I don’t usually get all that jazzed about roundups like Restaurant Magazine’s annual list of the world’s top 50 restaurants, which was released this week. We all know that El Bulli is unspeakably incredible, that a meal at Fat Duck is worth hawking your firstborn child for, and that we’ll probably never get in to either place. There aren’t really too many surprises on this list, at least in the top 10 to 20 slots.
But what’s interesting is how loosely the concept world is applied here: Only a handful of the winners—picked by 22 panels of writers, critics, and chefs from 75-odd countries—are located outside of Europe and North America. And there are exactly zero in China or Japan; as Bloomberg.com reports, the panelists anointed the London spots Nobu and Hakkasan the world’s pinnacle of East Asian cuisine. (Perhaps the fact that the chosen Nobu outpost is not the original in New York speaks to a certain bias in the UK-based magazine’s panel selection?)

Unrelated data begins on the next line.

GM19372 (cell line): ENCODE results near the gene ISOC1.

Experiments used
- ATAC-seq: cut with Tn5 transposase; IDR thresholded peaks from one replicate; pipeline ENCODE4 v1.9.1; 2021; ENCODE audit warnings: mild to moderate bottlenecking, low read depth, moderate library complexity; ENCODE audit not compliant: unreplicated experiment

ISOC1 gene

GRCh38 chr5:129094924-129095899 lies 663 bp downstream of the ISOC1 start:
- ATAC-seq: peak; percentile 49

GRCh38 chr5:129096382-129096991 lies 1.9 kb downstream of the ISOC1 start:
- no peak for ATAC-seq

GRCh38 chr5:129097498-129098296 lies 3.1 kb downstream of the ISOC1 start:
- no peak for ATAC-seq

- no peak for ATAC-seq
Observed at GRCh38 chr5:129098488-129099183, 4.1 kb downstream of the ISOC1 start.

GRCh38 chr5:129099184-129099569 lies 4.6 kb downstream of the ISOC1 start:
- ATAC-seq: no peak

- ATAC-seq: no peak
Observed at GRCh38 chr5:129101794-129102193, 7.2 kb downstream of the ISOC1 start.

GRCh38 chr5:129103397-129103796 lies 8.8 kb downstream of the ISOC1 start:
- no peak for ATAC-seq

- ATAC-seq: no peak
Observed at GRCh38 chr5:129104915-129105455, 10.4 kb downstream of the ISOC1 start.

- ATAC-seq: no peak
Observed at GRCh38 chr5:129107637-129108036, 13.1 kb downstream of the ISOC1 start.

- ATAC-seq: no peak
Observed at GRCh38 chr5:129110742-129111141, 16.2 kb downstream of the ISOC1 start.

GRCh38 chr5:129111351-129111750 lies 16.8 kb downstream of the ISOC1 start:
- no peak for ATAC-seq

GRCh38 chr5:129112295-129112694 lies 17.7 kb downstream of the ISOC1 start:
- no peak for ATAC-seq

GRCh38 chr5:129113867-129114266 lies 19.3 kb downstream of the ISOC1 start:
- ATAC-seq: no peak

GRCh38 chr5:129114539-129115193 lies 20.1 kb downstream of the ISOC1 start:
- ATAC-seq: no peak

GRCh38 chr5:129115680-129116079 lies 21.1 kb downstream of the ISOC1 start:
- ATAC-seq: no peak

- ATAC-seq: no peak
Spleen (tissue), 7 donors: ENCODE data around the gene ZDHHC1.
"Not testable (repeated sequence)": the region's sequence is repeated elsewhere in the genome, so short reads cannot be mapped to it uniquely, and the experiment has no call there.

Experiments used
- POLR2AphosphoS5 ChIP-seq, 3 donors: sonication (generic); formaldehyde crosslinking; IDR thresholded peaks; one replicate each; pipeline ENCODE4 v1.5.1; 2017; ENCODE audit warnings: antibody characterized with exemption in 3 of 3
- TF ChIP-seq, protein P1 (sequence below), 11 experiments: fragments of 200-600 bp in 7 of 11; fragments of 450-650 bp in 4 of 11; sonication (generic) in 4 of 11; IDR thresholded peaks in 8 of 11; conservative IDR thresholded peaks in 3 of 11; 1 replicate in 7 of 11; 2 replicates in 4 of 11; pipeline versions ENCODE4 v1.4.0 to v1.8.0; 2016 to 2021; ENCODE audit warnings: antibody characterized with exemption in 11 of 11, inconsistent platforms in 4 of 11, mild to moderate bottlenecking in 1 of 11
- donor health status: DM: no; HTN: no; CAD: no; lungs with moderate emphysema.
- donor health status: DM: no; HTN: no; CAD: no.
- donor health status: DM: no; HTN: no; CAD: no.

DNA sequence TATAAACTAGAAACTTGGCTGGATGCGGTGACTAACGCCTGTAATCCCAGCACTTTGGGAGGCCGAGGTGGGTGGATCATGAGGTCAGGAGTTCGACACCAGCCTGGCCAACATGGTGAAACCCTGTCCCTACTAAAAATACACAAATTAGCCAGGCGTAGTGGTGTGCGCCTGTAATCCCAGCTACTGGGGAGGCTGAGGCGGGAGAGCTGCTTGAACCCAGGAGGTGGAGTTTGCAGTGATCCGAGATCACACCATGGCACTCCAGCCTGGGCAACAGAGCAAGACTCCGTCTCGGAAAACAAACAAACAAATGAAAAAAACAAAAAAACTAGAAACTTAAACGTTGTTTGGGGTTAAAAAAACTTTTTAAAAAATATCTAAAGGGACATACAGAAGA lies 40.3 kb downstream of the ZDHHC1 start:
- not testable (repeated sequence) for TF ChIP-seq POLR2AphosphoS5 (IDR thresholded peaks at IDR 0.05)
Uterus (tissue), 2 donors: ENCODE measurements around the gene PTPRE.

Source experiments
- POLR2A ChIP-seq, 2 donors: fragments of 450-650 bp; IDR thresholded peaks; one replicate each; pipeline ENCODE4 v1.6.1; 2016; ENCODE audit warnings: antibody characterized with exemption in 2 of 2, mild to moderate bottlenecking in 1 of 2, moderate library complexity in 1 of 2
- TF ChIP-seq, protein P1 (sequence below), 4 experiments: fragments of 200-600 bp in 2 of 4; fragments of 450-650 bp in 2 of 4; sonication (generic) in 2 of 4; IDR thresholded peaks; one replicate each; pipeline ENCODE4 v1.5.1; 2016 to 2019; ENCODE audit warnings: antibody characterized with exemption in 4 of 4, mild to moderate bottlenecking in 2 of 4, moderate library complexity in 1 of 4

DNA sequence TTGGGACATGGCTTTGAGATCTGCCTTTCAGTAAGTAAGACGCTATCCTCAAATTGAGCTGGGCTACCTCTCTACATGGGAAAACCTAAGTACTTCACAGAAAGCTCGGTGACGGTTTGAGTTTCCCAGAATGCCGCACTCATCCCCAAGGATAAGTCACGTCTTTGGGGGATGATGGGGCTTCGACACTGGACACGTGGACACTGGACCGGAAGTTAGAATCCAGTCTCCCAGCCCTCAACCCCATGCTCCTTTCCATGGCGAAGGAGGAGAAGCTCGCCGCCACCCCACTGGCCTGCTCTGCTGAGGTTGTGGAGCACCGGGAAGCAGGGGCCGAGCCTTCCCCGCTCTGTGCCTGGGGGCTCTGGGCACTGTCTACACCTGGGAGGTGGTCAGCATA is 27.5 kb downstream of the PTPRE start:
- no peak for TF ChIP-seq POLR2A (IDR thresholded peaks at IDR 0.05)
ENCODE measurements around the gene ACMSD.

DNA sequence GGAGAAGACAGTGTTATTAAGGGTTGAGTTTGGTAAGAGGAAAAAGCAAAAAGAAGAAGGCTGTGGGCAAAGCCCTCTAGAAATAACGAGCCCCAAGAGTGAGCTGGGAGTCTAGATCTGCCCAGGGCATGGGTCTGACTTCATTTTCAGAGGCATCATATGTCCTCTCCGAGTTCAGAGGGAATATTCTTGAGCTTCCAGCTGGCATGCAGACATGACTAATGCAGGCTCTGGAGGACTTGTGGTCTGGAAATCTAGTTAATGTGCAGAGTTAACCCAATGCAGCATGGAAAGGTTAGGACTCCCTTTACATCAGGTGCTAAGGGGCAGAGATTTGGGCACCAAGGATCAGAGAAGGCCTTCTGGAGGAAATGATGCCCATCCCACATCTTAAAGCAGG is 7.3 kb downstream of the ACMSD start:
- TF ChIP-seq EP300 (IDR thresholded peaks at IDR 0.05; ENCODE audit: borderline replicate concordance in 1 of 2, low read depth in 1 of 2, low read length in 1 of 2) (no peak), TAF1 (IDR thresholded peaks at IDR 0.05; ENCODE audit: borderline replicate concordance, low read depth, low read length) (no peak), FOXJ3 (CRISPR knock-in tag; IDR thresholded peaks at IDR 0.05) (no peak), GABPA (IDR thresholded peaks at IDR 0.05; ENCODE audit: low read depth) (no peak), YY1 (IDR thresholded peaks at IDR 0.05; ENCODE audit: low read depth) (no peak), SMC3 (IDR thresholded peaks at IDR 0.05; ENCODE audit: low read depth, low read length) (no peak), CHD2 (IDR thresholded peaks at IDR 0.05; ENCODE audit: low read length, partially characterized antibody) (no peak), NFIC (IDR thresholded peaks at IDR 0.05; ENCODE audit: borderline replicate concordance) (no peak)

I’ve never eaten at Bukhara in New Delhi, the lone Asian restaurant on the list (which the Bloomberg writer deems “underwhelming”), but I imagine there have to be some better or at least equally good options somewhere on that continent. Even in the world’s less wealthy countries, there are plenty of higher-end dining experiences to be had, right?